Productive Living in the landscapes of inundation

Flooding is the future of coastal living, requiring cities like Boston to grapple with how they either resist or adapt to change. But despite our maps that show sheets of water landing in specific places at specific times, the truth of climate change is that we cannot predict the extent and timing of its effects. The reality is instead a varied, unpredictable ground—messy, polluted, sloshy, and in flux. Addressing this uncertain condition requires adapting to its fluid dynamic, and although that involves loss, it also offers an opportunity to reimagine a more equitable distribution of the city’s housing opportunities, economic investments, available employment, industrial zoning, and open space. Sloshitecture is a design provocation set in the Harborview and Suffolk Downs areas of East Boston that offers two forms of urban settlement that respond to the wet condition and aim to protect this neighborhood’s connection to the wider region, both economically and ecologically: the elevated city (“The Bridge”) and the embedded city (“The Belt”). These cooperative cities together support a new urban metabolism that promotes shared space, communal living, closed energy/waste loops, research and experimentation, and multifunctional ecologies.
A map of East Boston highlighting existing wetlands and predicted inundation that will a collection of future islands

The new inundated landscape of East Boston and opportunities for densification defined by high ground and access to infrastructure

The project began with a concerted engagement with the urban condition, namely its metabolic systems and their manifestation in the shape of the city and its elements. This included examining the various stakeholders and operators in the neighborhood and how they would be impacted by inundation as well as the building of an urban object catalog.
Metabolic diagram showing how energy, people, materials, and capital enter and leave the neighborhood as well as governance inputs and waste outputs

Existing stakeholders and urban metabolism of the Harborview area of East Boston

Urban object catalog of site images, including: row house, parking lot, side lot, gas station, raised planter, alley, bicycle rack, pocket medical office, pad-mounted transformer, tree pit, planted berm, and tool and die manufacturing building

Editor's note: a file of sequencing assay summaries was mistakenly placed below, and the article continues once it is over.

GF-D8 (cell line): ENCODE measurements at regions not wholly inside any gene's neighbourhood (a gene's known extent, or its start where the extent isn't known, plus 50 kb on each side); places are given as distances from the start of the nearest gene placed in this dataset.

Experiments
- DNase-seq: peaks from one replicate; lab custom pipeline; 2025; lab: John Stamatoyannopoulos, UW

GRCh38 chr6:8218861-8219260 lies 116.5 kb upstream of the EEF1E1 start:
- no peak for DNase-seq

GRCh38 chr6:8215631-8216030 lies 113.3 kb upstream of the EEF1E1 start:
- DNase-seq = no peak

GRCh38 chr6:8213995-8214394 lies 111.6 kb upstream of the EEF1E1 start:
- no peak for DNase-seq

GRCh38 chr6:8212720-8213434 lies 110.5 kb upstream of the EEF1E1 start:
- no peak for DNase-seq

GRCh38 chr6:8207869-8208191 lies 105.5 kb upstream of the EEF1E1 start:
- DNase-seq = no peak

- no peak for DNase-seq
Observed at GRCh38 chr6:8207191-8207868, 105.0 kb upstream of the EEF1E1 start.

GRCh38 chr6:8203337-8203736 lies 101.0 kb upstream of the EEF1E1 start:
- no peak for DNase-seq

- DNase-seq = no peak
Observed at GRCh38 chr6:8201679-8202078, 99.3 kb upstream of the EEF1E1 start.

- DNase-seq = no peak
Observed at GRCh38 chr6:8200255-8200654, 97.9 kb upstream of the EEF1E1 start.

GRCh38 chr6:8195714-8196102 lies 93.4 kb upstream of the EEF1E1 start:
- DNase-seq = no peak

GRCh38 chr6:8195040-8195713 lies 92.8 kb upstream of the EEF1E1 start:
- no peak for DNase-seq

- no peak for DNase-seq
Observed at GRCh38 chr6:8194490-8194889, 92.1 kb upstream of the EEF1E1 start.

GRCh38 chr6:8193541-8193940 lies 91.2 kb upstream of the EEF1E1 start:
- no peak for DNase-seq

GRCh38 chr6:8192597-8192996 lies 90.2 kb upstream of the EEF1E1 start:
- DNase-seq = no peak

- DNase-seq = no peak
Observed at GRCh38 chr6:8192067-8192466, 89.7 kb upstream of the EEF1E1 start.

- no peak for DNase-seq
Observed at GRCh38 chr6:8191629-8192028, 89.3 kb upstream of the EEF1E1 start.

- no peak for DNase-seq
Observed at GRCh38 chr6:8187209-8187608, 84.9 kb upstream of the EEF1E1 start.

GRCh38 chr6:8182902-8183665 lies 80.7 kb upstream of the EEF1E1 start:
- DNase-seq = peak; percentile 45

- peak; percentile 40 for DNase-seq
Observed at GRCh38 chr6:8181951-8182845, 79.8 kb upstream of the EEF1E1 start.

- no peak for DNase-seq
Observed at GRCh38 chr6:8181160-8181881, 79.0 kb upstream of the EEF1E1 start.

Selections from the Harborview urban catalog

This introductory video uses montage of contemporary site footage to illustrate narratives of future residents of an inundated East Boston

The design is based on an appreciation for how the varied topography of the city will impact future water levels and thus future uses. To express this, I created a diagrammatic section modeled on Patrick Geddes’s “Valley Section” that connects potential productive uses to positions along a continuous slope and thus to degrees of brackish inundation. This slope became the model for the embedded city that occupies the flood plain, a vast agricultural and aquacultural cooperative. In addition to slope and water level, a third dynamic the project considers is time, phasing the ground from industrial contamination to the new productive uses proposed by the section.
Diagrammatic section of the proposed productive wetland modeled after Geddes's "Valley Section," including a linear orchard, shrubbery garden, reed harvesting, shellfish farming, fish farming, and rookery

East Boston wetland cooperative "valley section"

View of a variably inundated field with former oil tanks undergoing preparations for remediation and repurposing as a productive landscape

Remediation and redevelopment of the inundated industrial landscape

Man in foreground tends to his aquaculture plot with the embedded city pedestrian boardwalk and residence set within a shrub and reed planting in the near distance and the linear orchard surrounding the main vehicular road in the far distance

Key to the project is a residential working wetland, connected by logistical roadways and pedestrian boardwalks